Tuesday, February 2, 2010

Marriage and intimacy - a question

If you are married, you may have read yesterday's post reviewing a number of books on intimacy in marriage.

I have a question - for those who are married and also for those who often talk to couples about their these things, either in marriage preparation or after marriage.

Do you think couples should be given more information about intimacy or less prior to the wedding and in the first few years?

My thoughts, random as they are, are as follows:

On the side of more information:
  • the more informed a couple are about how their and their spouse's body is likely to work, the less surprises in store
  • if couples are very inexperienced physically, the realities of sex can be a little overwhelming, and not always in a positive way
  • when problems arise, books are a great resource and detailed books which give suggestions as well as assurances that all is OK can be of great help and comfort, especially if the couple are unwilling to talk with others (which is sad but not surprising)
On the side of less information:
  • it's the surprises and the discoveries about each other that can make the first years of intimacy so much fun
  • the less information, the less you expect yourself or your spouse to fit in with an 'expected pattern'
  • it can be more fun to discover fun new things about each other on your own. For example, Sheet Music, which I reviewed yesterday, has some great suggestions for adding some fun and excitement into the bedroom when things may be a little stale. From our experience I would say we discovered almost all of these things ourselves with just a little thought, creativity and willingness over the last 10 years. It was nice to discover things ourselves, rather than rely on a book for ideas.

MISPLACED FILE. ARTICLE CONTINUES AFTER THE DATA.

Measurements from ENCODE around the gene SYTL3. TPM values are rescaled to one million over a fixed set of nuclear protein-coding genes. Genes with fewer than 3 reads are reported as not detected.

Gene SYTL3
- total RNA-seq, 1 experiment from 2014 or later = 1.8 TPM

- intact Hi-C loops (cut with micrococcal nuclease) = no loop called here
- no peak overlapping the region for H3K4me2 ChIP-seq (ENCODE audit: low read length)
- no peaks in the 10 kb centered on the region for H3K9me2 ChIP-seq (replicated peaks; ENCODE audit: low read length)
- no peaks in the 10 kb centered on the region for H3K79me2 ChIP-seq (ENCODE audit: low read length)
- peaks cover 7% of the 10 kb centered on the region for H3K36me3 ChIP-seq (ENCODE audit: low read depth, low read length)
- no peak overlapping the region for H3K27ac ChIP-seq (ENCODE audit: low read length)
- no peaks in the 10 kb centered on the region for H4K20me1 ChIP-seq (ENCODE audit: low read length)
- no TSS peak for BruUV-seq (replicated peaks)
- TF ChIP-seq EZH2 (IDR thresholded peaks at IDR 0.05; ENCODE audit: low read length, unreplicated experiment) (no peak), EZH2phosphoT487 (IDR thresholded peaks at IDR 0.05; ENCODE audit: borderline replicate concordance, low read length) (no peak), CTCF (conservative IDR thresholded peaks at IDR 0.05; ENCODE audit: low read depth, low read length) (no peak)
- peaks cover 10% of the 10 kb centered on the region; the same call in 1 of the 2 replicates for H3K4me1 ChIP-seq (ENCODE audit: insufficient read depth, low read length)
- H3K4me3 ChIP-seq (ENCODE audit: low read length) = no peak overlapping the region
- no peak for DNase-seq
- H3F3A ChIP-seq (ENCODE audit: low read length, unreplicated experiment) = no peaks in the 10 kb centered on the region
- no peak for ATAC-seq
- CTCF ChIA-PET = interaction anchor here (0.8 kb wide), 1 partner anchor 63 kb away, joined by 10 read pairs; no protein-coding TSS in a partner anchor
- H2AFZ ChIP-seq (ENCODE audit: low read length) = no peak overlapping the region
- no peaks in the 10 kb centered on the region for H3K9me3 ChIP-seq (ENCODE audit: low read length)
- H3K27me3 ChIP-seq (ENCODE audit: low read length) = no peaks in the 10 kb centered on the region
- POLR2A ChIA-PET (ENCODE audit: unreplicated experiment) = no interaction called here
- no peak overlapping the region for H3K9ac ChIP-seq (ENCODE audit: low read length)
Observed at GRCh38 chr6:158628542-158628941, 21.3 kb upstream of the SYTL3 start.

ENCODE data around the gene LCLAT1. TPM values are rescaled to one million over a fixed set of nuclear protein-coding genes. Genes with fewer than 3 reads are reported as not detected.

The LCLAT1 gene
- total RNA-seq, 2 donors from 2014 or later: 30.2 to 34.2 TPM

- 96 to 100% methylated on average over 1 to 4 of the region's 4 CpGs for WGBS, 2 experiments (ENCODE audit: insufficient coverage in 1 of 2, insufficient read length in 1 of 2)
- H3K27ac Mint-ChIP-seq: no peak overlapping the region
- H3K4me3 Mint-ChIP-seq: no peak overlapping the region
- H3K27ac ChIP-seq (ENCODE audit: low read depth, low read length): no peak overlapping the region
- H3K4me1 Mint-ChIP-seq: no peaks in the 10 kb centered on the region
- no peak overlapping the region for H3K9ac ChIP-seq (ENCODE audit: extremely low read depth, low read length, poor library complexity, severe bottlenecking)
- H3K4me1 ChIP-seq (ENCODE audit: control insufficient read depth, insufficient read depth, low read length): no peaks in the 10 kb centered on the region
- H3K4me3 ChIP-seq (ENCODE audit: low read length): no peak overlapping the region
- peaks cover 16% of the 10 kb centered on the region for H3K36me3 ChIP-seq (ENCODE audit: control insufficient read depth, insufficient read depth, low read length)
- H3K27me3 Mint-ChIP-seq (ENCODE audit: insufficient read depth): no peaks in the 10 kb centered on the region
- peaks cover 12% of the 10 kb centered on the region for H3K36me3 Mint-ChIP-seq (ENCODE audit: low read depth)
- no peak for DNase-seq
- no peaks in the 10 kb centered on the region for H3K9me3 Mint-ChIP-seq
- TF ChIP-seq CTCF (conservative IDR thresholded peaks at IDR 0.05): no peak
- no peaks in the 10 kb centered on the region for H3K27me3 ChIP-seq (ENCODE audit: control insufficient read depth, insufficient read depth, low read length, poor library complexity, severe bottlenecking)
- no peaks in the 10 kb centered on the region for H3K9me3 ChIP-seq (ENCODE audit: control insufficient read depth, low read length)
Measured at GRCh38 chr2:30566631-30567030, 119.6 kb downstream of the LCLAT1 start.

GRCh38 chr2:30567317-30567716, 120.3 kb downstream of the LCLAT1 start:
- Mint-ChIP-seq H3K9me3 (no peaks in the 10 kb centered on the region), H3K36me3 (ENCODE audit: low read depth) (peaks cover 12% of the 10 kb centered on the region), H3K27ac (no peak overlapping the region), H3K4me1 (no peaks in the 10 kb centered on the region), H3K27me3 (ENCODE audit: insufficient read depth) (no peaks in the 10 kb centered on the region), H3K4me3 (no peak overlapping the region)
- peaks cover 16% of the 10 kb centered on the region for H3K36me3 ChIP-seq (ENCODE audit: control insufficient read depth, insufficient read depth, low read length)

I ask this question because I sometimes wonder what we should do with pre-marriage couples:
  • should we give them a book with more information (eg. Sheet Music), but strongly suggest they only read certain chapters prior to marriage and save the rest for later (and would you have been able to do that?)
  • or, do we give them a book with a bit with more basic information (eg. One Flesh), saving the more detailed book recommendations for a bit later down the track, which could risk the first couple of months or year being less enjoyable than it could be.
In the end, we keep telling couples that intimacy in marriage needs attention, and when time and energy is put in (which really, can be a fun project!), it just keeps getting better.

So, what do you think?

3 comments:

arthurandtamie said...

Hi Wendy

I suspect that helping couples to work out how think about sex is more important than info about what to do.

This was what we liked about 'One Flesh'. It puts the emphasis on the couple's relationship and sex within that - so, for example, more about how to respond as a couple to surprises rather than the ins and outs of what to may or may not happen. That lays a foundation for the future that can be built on.

I suspect that on the discovery / imagination / creativity thing, each couple is different (as you say, depending on their personalities, backgrounds, etc.) The task of the marriage prepper would then be to provide the couple with resources (names of books, etc.) they could access to if they need / want them.

I guess the point, though, is not to discover new techniques (or whatever) so much as discovering your partner and how to love them. Before marriage, thinking through a framework for doing so is essential; after marriage, you can do that with or without a book depending on what works for you as a couple (which is a discovery in and of itself!)

Tamie

Jenny Kemp said...

Hi Wendy

We often tell engaged couples of problems that people have had with sex in the early years of marriage. This is not to depress couples or freak them out (although I'm sure that's what sometimes happens!).

We do it because our world tells us that sex is easy, natural, a day-to-day event. So when Christians come into marriage they often have unrealistic expectations about how easily a good sex life will fall into place (and hey, the movies certainly don't give many indications that it might be otherwise). Many couples we've spoken to are totally surprised that anyone has problems. They've never heard about these problems because no-one ever talks about them.

So in early marriage I think some information can be really helpful. If there are problems, information can make it feel less lonely and isolating. And maybe encourage couples to seek help before it starts to damage their relationship.

Jenny

Wendy said...

Thanks to both of you for commenting. Very helpful.

Wendy